In 1968, the Production Code was finally abandoned and replaced with the MPAA rating system. The films of the late 1960s like Rosemary’s Baby were much darker than the films before and tackled more controversial topics, which leads to the 70s.

Poster for ‘The Exorcist’ in 1973

Occult Horror in the 70s

The Exorcist, directed by William Friedkin, is released in 1973 and caused a massive stir among audiences nationwide. The film was horror at a whole new level with viewers puking and fainting in the theaters. The Exorcist brought a new name to horror and re-introduced the world to supernatural horror, spawning a whole new wave of films in the genre.

From then on, a surge of new horror films took place in many different subgenres. Black Christmas and Texas Chainsaw Massacre jumpstarted the slasher film craze in 1974. Jaws began a new wave of monster films in 1975. Carrie was the first Stephen King novel to be adapted into a film. Lastly, Ridley Scott mixed horror and science fiction together to create Alien.

The horror genre took a turn in 1978 when the movie Halloween, shot on a small budget, became incredibly successful. Halloween captured the terrifying fears and thrills that come from a monster existing in mundane suburbia. The commercial success of Halloween is regarded as what led to the slasher film craze of the 80s.

Poster for ‘Friday The 13th’ in 1980

The 80s Slasher Era

John Carpenter’s Halloween showed filmmakers that slashers could be made on a low budget and still could be wildly successful. This inspired independent filmmakers to make their own slasher movies which began the 80s slasher era. Some of the most notable slasher films to come out of this era are Friday the 13th, A Nightmare on Elm Street, and Child’s Play.

Stephen King was highly influential throughout the decade with popular adaptations of his novels The Shining, Pet Semetary, and Children of the Corn. Similar to the Universal monster films, the slasher genre began to lose its momentum in the late 80s as audiences became tired of the formulaic nature of the films. Many of the flagship slasher franchises would be on the fourth or fifth film by the late 80s, leading to an audience looking for something new.

Poster for ‘Scream’ in 1996

The 1990s

Slashers were on their way out and thrillers were on their way in. Henry: Portrait of a Serial Killer, Silence of the Lambs, and Se7en had a different type of horror. These films were much more psychological and focused on the mental state of the killers. This was in contrast to the more supernatural killers of the past or the mute slashers that simply hacked their way through a cast.

The horror genre takes a backseat for most of the decade until Wes Craven revitalized the genre with Scream (1996). Scream simultaneously poked fun at the formulaic horror slashers while still delivering scares. This would start a new era for horror that is aware of its tropes and history. The 90s was a huge decade for films with Jurassic Park and The Matrix being released, but The Blair Witch Project in 1999 would create a new genre in the film industry.

Poster for ‘Saw’ in 2004

The 2000s: Found Footage, Gore, and Reboots

Coming off of the success of Scream and its sequels, studios decided to reboot their classic 80s film franchises to cash in on the nostalgia. The Texas Chainsaw Massacre, Halloween, Friday The 13th, Prom Night, and others were remade for the 2000s audience. Found footage films also had a presence in the 2000s. Paranormal Activity used found footage to create unique supernatural horror and Cloverfield used it for the science fiction genre.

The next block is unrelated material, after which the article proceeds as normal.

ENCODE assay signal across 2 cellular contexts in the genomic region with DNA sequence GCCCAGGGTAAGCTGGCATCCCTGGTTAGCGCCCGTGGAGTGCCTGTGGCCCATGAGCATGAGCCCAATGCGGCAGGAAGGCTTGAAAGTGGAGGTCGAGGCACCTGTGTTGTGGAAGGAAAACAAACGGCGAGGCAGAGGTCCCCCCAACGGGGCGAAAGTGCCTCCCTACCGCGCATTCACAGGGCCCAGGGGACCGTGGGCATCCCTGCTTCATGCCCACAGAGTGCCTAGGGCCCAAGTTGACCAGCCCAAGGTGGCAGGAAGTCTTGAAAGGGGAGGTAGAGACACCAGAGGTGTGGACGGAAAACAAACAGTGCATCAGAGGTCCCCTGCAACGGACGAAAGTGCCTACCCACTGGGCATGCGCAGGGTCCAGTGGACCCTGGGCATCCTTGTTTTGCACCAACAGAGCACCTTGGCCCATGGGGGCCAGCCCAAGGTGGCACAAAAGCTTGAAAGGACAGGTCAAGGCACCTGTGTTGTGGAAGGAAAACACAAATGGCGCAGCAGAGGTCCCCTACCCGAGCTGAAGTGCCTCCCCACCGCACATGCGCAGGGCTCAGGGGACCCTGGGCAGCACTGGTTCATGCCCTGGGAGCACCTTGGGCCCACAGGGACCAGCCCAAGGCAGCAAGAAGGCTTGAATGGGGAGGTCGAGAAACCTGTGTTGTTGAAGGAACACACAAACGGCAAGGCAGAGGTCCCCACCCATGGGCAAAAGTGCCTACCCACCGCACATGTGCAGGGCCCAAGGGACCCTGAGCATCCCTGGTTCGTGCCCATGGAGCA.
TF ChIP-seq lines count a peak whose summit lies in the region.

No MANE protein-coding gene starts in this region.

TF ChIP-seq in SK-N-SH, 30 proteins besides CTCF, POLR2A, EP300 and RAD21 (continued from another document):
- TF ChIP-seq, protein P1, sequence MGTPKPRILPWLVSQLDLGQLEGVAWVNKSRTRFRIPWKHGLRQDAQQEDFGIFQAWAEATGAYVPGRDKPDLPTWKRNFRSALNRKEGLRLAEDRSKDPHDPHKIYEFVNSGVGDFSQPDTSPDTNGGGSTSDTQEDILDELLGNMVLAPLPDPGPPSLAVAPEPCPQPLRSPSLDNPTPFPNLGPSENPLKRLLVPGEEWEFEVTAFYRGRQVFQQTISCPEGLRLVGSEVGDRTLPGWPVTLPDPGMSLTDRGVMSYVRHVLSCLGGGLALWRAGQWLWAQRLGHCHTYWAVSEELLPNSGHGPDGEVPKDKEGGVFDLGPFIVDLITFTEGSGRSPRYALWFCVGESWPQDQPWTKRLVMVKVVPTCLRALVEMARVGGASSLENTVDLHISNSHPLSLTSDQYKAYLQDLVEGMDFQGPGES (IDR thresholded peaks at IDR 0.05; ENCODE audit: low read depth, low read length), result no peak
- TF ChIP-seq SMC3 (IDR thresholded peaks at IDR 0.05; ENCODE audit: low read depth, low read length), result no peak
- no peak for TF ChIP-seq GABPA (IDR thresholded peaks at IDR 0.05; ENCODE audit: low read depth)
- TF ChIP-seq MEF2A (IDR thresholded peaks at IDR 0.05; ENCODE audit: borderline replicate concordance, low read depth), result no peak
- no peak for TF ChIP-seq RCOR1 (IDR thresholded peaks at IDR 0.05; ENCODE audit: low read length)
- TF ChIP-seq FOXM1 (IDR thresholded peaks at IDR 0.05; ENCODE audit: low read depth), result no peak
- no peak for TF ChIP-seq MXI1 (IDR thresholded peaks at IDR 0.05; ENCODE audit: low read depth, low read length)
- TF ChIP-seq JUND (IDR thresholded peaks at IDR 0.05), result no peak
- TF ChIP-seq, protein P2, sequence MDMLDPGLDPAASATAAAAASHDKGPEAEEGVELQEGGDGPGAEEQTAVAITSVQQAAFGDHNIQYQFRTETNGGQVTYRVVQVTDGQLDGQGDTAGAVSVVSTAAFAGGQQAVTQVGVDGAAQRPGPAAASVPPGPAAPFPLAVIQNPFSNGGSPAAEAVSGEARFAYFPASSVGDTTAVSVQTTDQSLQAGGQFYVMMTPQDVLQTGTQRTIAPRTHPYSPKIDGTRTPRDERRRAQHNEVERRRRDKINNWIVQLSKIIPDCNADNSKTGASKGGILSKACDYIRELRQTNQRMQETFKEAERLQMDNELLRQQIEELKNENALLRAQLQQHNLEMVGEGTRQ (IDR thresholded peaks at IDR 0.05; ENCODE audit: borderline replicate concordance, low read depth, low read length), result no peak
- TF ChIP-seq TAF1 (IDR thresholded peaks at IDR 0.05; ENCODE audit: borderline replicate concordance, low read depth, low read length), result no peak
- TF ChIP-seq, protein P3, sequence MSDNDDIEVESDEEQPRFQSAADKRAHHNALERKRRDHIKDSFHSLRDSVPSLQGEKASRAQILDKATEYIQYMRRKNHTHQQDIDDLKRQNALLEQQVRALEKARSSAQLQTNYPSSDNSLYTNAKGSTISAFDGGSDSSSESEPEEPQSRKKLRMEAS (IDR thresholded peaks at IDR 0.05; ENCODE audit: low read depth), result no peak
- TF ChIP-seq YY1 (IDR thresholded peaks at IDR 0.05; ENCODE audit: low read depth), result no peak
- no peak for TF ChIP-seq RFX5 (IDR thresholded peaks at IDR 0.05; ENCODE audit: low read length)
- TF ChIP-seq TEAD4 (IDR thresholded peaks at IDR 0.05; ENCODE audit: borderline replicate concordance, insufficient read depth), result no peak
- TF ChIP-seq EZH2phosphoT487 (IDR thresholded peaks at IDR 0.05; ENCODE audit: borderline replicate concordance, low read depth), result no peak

Saw was released in 2004 and with it came a new genre of gore horror. Otherwise known as the torture porn subgenre, the films would be very prevalent in the 2000s with the Saw franchise, Hostel, and The Human Centipede. The zombie apocalypse genre would also gain momentum in the 2000s with the release of 28 Days Later and I Am Legend.

Poster for ‘Hereditary’ in 2018

Present Day

Horror has a long history in the film industry and modern-day audiences are aware of this. Classic horror films are no longer effective, and more popular now are subversive horror films that use classic horror expectations to surprise the audience.

There is also a lot more competition for horror content nowadays. Independent filmmakers are releasing horror content online through YouTube or a streaming service giving audiences many choices as to where to get their horror fix.

Audiences are looking for horror films that can do more than just scare them. This has led to a new genre of horror called highbrow horror that pushes the envelope of horror and the creative potential of the genre.

A24 and Blumhouse Studios are two independent production companies that have fully invested in highbrow horror. A24 has produced films like Hereditary, The Witch, and Midsommar while Blumhouse Studios has produced Get Out and Us.

Film studios are still releasing sequels to their most popular horror film franchises. Halloween and Scream have gotten more sequels in the 2010s with more being in development.

There is an insatiable thirst for horror among audiences and Hollywood alone has not been able to meet the demand, which is why independent horror films have become so popular in the modern era. Until Hollywood can let go of its sequels and reboots, independent horror will continue to lead the way in terms of creativity and innovation.

Experience Modern Independent Horror Films with Reveel’s Fright Fest

The Reveel Fright Fest is a virtual film festival that the streaming platform is holding from October 21st – 31st. The Fright Fest has plenty of playlists full of independent horror films including the feature films Along Came The Devil Part 1 starring Sydney Sweeney and The Attic starring Elisabeth Moss. Find out more about the Reveel Fright Fest and all of the films in the event here.